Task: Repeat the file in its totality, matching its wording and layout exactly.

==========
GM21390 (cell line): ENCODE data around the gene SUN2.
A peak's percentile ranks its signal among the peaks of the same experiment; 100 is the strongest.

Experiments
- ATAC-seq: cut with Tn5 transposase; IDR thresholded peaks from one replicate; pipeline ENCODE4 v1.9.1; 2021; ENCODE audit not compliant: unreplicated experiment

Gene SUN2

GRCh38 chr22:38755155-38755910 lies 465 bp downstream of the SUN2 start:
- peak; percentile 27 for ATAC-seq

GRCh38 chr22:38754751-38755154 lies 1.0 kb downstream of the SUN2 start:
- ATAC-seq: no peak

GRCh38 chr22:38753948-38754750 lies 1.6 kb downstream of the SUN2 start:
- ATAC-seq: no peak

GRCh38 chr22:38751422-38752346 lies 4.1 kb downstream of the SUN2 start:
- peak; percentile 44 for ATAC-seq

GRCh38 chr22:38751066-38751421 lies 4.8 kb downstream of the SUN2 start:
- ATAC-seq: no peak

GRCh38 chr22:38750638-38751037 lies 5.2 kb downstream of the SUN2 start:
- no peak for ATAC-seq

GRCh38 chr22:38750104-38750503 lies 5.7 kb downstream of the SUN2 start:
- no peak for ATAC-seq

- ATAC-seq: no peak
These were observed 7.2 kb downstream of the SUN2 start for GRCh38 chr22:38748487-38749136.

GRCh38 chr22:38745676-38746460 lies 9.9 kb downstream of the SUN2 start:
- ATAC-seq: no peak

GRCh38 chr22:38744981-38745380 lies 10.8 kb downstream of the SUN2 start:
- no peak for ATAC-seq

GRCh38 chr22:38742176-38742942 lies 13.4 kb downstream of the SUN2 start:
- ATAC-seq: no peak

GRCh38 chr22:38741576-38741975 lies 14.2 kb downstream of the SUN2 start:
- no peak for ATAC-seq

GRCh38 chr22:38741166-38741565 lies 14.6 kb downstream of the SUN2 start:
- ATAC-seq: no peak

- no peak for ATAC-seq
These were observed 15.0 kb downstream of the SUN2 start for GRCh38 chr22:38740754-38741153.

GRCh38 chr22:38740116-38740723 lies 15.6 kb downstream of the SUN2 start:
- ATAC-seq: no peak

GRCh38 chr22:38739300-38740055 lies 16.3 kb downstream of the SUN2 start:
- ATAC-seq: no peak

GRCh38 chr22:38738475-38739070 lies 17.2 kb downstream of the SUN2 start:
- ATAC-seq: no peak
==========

GM21390 (cell line): ENCODE data around the gene SUN2.
A peak's percentile ranks its signal among the peaks of the same experiment; 100 is the strongest.

Experiments
- ATAC-seq: cut with Tn5 transposase; IDR thresholded peaks from one replicate; pipeline ENCODE4 v1.9.1; 2021; ENCODE audit not compliant: unreplicated experiment

Gene SUN2

GRCh38 chr22:38755155-38755910 lies 465 bp downstream of the SUN2 start:
- peak; percentile 27 for ATAC-seq

GRCh38 chr22:38754751-38755154 lies 1.0 kb downstream of the SUN2 start:
- ATAC-seq: no peak

GRCh38 chr22:38753948-38754750 lies 1.6 kb downstream of the SUN2 start:
- ATAC-seq: no peak

GRCh38 chr22:38751422-38752346 lies 4.1 kb downstream of the SUN2 start:
- peak; percentile 44 for ATAC-seq

GRCh38 chr22:38751066-38751421 lies 4.8 kb downstream of the SUN2 start:
- ATAC-seq: no peak

GRCh38 chr22:38750638-38751037 lies 5.2 kb downstream of the SUN2 start:
- no peak for ATAC-seq

GRCh38 chr22:38750104-38750503 lies 5.7 kb downstream of the SUN2 start:
- no peak for ATAC-seq

- ATAC-seq: no peak
These were observed 7.2 kb downstream of the SUN2 start for GRCh38 chr22:38748487-38749136.

GRCh38 chr22:38745676-38746460 lies 9.9 kb downstream of the SUN2 start:
- ATAC-seq: no peak

GRCh38 chr22:38744981-38745380 lies 10.8 kb downstream of the SUN2 start:
- no peak for ATAC-seq

GRCh38 chr22:38742176-38742942 lies 13.4 kb downstream of the SUN2 start:
- ATAC-seq: no peak

GRCh38 chr22:38741576-38741975 lies 14.2 kb downstream of the SUN2 start:
- no peak for ATAC-seq

GRCh38 chr22:38741166-38741565 lies 14.6 kb downstream of the SUN2 start:
- ATAC-seq: no peak

- no peak for ATAC-seq
These were observed 15.0 kb downstream of the SUN2 start for GRCh38 chr22:38740754-38741153.

GRCh38 chr22:38740116-38740723 lies 15.6 kb downstream of the SUN2 start:
- ATAC-seq: no peak

GRCh38 chr22:38739300-38740055 lies 16.3 kb downstream of the SUN2 start:
- ATAC-seq: no peak

GRCh38 chr22:38738475-38739070 lies 17.2 kb downstream of the SUN2 start:
- ATAC-seq: no peak